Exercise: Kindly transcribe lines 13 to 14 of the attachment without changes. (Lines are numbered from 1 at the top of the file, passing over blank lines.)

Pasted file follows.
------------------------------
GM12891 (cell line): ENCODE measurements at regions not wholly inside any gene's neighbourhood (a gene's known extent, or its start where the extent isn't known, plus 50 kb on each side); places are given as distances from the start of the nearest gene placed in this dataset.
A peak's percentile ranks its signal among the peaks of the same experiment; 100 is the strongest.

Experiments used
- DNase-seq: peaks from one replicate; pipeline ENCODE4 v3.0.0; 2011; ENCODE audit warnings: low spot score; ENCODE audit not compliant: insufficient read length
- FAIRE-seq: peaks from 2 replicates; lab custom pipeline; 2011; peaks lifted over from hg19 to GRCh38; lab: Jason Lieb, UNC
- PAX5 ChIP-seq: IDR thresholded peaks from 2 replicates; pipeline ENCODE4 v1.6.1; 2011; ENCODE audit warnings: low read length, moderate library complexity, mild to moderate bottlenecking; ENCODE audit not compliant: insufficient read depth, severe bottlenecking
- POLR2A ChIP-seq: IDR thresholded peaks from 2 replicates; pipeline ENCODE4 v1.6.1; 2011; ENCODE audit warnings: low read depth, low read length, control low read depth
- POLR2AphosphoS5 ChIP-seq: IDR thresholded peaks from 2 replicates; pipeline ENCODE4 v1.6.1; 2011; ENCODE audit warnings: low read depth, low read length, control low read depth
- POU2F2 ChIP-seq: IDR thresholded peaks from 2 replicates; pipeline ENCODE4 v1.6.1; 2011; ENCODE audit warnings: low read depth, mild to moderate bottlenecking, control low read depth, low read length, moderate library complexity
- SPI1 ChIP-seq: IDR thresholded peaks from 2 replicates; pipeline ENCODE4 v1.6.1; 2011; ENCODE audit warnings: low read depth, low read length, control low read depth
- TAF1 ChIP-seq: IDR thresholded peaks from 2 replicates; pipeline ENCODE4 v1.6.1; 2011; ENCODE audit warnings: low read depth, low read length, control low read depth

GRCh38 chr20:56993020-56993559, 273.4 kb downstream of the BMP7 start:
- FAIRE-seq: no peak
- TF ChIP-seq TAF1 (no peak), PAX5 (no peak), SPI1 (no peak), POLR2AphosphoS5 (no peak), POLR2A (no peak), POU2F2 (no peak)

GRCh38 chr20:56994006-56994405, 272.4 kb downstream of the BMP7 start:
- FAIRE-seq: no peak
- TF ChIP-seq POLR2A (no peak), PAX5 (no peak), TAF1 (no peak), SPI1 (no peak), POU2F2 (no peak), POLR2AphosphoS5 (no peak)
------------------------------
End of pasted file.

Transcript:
- FAIRE-seq: no peak
- TF ChIP-seq TAF1 (no peak), PAX5 (no peak), SPI1 (no peak), POLR2AphosphoS5 (no peak), POLR2A (no peak), POU2F2 (no peak)